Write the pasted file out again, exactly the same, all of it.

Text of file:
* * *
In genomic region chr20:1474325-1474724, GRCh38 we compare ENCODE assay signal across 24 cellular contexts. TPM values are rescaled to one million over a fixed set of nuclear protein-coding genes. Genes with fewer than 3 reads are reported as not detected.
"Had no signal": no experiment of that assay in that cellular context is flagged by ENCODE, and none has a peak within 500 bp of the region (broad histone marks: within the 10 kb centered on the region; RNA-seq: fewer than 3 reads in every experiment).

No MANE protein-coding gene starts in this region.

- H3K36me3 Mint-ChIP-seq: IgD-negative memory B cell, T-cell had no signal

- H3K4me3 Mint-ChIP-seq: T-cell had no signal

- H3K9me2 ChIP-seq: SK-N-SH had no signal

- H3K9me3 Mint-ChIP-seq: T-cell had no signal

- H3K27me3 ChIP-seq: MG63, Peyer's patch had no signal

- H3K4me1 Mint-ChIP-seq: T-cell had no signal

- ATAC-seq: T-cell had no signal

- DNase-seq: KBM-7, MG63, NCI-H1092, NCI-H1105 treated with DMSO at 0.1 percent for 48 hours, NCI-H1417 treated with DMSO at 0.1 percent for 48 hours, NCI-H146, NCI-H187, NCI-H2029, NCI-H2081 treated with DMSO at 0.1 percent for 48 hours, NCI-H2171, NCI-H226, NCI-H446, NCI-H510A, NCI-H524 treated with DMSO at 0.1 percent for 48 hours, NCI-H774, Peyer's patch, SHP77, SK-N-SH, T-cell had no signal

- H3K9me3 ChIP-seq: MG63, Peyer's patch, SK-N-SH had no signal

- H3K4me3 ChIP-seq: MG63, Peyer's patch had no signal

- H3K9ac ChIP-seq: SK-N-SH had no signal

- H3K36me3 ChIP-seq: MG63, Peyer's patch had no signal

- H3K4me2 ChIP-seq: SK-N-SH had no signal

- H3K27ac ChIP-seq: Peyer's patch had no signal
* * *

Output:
In genomic region chr20:1474325-1474724, GRCh38 we compare ENCODE assay signal across 24 cellular contexts. TPM values are rescaled to one million over a fixed set of nuclear protein-coding genes. Genes with fewer than 3 reads are reported as not detected.
"Had no signal": no experiment of that assay in that cellular context is flagged by ENCODE, and none has a peak within 500 bp of the region (broad histone marks: within the 10 kb centered on the region; RNA-seq: fewer than 3 reads in every experiment).

No MANE protein-coding gene starts in this region.

- H3K36me3 Mint-ChIP-seq: IgD-negative memory B cell, T-cell had no signal

- H3K4me3 Mint-ChIP-seq: T-cell had no signal

- H3K9me2 ChIP-seq: SK-N-SH had no signal

- H3K9me3 Mint-ChIP-seq: T-cell had no signal

- H3K27me3 ChIP-seq: MG63, Peyer's patch had no signal

- H3K4me1 Mint-ChIP-seq: T-cell had no signal

- ATAC-seq: T-cell had no signal

- DNase-seq: KBM-7, MG63, NCI-H1092, NCI-H1105 treated with DMSO at 0.1 percent for 48 hours, NCI-H1417 treated with DMSO at 0.1 percent for 48 hours, NCI-H146, NCI-H187, NCI-H2029, NCI-H2081 treated with DMSO at 0.1 percent for 48 hours, NCI-H2171, NCI-H226, NCI-H446, NCI-H510A, NCI-H524 treated with DMSO at 0.1 percent for 48 hours, NCI-H774, Peyer's patch, SHP77, SK-N-SH, T-cell had no signal

- H3K9me3 ChIP-seq: MG63, Peyer's patch, SK-N-SH had no signal

- H3K4me3 ChIP-seq: MG63, Peyer's patch had no signal

- H3K9ac ChIP-seq: SK-N-SH had no signal

- H3K36me3 ChIP-seq: MG63, Peyer's patch had no signal

- H3K4me2 ChIP-seq: SK-N-SH had no signal

- H3K27ac ChIP-seq: Peyer's patch had no signal